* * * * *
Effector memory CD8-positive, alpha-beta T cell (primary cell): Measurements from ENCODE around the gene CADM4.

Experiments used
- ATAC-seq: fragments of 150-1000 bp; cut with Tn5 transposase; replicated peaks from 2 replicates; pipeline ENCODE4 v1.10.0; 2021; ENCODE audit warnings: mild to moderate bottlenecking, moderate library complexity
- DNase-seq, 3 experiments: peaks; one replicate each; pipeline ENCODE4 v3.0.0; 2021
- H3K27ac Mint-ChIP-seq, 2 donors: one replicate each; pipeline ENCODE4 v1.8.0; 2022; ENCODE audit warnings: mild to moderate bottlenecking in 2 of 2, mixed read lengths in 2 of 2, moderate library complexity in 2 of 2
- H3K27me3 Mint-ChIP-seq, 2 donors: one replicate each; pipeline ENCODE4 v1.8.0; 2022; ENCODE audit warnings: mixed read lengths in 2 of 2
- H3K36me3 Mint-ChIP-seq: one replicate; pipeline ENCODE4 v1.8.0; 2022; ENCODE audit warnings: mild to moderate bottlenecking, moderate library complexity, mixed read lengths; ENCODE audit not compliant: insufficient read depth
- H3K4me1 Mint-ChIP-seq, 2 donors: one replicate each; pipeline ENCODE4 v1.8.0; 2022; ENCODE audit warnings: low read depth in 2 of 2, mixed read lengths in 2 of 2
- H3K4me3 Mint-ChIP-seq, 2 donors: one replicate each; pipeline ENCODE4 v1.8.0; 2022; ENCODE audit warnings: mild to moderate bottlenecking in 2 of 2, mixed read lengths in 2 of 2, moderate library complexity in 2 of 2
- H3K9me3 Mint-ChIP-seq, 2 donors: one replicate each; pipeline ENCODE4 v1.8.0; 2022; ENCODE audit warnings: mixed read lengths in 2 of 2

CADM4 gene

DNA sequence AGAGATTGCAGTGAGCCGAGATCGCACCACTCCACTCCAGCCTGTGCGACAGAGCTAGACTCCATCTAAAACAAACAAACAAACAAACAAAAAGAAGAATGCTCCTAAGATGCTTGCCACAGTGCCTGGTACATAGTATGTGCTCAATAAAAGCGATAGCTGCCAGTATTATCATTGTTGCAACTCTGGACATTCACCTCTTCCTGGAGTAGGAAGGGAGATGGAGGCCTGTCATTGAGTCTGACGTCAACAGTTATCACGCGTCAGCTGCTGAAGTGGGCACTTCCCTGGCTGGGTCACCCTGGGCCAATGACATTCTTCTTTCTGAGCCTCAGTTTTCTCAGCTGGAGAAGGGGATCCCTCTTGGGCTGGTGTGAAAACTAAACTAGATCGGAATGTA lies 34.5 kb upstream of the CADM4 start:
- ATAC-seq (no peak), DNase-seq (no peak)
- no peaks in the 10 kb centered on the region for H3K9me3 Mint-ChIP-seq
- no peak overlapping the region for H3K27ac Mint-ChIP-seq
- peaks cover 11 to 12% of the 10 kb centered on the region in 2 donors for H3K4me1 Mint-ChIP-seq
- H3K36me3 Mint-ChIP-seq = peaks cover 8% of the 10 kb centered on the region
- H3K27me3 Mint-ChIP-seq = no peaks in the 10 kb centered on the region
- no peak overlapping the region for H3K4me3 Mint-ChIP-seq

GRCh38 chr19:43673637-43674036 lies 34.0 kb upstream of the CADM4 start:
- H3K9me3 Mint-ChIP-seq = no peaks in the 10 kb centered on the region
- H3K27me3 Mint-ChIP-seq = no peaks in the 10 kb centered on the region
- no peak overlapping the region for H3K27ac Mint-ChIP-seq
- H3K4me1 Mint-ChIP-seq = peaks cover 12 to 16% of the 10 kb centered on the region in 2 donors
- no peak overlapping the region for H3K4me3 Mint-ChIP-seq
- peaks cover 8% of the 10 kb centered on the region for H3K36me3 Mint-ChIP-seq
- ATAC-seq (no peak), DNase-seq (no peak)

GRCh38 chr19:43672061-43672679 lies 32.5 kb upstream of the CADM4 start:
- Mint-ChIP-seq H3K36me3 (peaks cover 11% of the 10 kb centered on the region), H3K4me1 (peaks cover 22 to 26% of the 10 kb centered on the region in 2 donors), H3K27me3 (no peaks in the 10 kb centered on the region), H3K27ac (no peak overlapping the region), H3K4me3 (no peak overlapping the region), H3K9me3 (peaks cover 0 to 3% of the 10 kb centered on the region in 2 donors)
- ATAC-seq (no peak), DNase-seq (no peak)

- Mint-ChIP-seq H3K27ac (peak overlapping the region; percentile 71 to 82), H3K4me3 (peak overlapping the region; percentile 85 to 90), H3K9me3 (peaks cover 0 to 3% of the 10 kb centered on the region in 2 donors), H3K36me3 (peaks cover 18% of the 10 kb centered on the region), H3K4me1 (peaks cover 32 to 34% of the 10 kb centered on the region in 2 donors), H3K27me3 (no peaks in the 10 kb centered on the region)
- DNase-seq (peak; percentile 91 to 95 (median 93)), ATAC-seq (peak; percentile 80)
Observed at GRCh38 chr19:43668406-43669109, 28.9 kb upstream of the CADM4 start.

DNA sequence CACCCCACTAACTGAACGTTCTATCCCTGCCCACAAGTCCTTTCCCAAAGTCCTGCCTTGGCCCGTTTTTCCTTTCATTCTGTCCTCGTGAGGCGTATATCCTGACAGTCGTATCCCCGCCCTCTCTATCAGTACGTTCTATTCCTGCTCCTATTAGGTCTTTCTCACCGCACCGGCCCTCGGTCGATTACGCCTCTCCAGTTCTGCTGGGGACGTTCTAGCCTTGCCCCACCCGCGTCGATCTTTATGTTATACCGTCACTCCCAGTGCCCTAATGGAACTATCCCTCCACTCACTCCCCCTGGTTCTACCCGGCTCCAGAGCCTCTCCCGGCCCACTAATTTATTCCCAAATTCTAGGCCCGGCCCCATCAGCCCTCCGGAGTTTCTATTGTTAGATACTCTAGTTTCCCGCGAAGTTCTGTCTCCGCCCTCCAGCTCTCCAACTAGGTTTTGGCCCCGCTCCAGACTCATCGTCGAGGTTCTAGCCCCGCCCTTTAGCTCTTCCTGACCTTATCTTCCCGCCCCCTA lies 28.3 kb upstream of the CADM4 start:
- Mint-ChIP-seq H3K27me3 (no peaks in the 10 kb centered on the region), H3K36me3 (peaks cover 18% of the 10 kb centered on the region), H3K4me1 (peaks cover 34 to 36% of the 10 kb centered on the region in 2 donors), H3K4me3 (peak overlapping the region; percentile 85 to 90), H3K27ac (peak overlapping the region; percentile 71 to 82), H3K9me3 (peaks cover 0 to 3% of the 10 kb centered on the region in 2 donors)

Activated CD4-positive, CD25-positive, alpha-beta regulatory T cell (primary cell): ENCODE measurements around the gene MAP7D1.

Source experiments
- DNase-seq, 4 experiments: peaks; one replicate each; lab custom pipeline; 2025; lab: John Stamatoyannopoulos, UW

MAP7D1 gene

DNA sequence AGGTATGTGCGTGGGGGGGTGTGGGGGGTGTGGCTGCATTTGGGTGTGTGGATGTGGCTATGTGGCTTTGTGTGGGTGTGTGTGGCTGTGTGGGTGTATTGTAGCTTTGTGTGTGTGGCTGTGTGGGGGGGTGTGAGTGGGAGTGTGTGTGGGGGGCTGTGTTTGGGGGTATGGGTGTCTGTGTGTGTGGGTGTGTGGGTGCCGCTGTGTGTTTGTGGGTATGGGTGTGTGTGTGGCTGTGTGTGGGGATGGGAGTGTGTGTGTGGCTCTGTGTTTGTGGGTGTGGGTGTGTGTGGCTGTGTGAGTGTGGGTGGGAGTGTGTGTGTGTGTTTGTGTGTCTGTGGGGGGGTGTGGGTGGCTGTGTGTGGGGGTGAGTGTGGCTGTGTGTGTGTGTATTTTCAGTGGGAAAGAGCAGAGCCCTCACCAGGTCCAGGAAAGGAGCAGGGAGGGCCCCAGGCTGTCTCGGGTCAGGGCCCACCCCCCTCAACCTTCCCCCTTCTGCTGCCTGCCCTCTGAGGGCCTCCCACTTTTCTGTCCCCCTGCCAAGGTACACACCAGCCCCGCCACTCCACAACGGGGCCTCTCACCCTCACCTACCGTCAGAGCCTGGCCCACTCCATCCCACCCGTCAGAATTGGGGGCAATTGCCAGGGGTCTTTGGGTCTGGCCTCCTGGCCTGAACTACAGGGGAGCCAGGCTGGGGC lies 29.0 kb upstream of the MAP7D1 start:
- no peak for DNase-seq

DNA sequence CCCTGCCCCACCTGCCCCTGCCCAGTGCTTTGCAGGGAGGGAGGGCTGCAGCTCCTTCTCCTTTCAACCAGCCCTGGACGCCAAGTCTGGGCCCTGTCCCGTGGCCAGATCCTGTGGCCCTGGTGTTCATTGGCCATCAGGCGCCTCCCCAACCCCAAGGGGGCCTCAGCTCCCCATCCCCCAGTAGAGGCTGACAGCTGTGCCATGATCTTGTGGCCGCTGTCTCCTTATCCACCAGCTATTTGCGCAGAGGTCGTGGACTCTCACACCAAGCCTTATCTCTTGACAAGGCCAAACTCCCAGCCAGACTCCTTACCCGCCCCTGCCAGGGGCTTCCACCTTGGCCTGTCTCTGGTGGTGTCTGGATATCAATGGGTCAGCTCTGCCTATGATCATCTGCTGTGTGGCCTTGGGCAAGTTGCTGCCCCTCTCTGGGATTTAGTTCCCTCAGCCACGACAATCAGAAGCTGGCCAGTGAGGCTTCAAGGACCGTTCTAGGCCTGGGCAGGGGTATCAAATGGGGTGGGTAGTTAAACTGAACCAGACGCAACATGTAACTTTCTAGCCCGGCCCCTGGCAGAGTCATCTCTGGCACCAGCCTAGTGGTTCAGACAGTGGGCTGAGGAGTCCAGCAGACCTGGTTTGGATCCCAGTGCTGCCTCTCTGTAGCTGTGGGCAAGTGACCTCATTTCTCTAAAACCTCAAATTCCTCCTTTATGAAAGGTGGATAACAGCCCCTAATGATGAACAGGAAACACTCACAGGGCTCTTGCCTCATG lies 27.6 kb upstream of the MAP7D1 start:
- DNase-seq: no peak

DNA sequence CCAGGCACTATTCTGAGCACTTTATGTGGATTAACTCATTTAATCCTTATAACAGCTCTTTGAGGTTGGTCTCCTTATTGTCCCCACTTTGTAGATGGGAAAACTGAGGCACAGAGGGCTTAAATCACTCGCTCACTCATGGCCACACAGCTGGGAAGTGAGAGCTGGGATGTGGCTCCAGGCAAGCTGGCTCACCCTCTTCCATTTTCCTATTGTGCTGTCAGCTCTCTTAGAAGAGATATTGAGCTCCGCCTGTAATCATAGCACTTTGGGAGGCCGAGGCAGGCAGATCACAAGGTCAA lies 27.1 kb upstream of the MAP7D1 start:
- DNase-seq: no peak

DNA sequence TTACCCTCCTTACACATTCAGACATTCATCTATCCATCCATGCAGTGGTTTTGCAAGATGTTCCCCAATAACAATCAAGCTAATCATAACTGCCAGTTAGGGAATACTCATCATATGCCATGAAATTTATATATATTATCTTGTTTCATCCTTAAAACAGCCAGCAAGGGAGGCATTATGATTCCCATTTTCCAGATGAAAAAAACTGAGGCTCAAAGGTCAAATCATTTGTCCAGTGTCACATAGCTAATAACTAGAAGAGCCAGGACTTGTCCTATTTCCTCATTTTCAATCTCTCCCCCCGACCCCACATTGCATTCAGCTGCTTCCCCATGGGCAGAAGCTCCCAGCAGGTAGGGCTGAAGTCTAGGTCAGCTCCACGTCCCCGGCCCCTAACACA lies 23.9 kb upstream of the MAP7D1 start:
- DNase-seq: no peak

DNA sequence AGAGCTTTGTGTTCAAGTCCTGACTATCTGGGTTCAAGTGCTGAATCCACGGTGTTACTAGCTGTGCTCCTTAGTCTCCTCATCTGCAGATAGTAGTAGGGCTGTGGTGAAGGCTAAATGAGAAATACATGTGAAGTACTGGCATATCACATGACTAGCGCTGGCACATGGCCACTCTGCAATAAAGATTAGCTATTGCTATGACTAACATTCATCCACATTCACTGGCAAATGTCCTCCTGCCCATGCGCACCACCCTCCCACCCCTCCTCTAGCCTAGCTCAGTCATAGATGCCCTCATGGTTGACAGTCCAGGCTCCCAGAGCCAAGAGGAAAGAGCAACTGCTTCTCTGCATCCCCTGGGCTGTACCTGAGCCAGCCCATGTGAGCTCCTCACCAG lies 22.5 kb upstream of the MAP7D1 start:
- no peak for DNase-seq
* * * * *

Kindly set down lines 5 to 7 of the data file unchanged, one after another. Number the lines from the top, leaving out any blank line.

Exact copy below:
- H3K27ac Mint-ChIP-seq, 2 donors: one replicate each; pipeline ENCODE4 v1.8.0; 2022; ENCODE audit warnings: mild to moderate bottlenecking in 2 of 2, mixed read lengths in 2 of 2, moderate library complexity in 2 of 2
- H3K27me3 Mint-ChIP-seq, 2 donors: one replicate each; pipeline ENCODE4 v1.8.0; 2022; ENCODE audit warnings: mixed read lengths in 2 of 2
- H3K36me3 Mint-ChIP-seq: one replicate; pipeline ENCODE4 v1.8.0; 2022; ENCODE audit warnings: mild to moderate bottlenecking, moderate library complexity, mixed read lengths; ENCODE audit not compliant: insufficient read depth